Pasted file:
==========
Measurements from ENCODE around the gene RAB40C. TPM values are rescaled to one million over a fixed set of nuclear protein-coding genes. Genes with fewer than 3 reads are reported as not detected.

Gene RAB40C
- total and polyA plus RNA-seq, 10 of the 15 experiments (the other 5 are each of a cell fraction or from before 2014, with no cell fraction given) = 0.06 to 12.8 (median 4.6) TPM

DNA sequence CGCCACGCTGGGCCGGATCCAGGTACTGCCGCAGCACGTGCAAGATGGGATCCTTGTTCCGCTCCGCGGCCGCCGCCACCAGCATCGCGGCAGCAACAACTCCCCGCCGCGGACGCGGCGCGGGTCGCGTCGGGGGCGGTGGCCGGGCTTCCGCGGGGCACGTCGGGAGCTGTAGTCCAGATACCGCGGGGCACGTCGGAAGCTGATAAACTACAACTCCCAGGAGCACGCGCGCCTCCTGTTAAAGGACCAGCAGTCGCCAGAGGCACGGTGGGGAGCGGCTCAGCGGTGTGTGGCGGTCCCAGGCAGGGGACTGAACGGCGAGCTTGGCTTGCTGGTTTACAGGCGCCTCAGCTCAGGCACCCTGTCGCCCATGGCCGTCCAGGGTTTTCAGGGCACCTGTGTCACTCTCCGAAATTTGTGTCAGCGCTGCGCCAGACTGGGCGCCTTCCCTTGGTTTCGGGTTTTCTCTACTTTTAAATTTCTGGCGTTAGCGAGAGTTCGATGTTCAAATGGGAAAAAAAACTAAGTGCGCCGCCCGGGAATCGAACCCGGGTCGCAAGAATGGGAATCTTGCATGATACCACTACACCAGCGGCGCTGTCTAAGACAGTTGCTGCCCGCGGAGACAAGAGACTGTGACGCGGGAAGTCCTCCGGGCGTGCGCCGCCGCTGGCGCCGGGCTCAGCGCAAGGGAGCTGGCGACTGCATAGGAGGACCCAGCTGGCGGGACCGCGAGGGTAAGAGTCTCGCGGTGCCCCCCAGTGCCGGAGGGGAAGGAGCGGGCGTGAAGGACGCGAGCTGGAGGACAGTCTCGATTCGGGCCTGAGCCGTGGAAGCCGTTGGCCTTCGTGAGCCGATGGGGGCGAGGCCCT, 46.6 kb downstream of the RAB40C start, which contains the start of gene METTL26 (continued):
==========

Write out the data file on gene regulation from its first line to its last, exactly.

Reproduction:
Measurements from ENCODE around the gene RAB40C. TPM values are rescaled to one million over a fixed set of nuclear protein-coding genes. Genes with fewer than 3 reads are reported as not detected.

Gene RAB40C
- total and polyA plus RNA-seq, 10 of the 15 experiments (the other 5 are each of a cell fraction or from before 2014, with no cell fraction given) = 0.06 to 12.8 (median 4.6) TPM

DNA sequence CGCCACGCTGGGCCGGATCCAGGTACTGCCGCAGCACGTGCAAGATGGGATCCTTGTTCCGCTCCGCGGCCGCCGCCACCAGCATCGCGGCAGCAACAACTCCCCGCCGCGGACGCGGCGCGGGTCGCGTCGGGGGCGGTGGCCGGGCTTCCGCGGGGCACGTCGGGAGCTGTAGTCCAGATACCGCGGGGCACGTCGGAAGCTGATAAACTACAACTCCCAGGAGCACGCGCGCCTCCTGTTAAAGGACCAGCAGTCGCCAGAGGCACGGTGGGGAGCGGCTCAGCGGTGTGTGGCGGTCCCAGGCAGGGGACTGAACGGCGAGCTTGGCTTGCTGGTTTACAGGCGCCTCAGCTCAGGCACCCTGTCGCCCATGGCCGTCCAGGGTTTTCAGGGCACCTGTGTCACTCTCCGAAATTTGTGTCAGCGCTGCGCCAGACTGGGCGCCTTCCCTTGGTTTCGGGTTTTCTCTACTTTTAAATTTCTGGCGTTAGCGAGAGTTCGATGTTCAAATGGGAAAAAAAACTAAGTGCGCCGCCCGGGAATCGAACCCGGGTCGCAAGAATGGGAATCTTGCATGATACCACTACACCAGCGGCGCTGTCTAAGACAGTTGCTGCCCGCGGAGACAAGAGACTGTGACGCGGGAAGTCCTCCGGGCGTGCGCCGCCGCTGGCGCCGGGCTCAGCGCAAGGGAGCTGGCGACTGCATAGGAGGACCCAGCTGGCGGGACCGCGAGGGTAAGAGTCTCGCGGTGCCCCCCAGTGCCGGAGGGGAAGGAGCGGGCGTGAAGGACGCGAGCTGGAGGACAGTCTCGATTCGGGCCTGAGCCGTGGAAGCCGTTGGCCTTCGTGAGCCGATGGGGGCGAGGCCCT, 46.6 kb downstream of the RAB40C start, which contains the start of gene METTL26 (continued):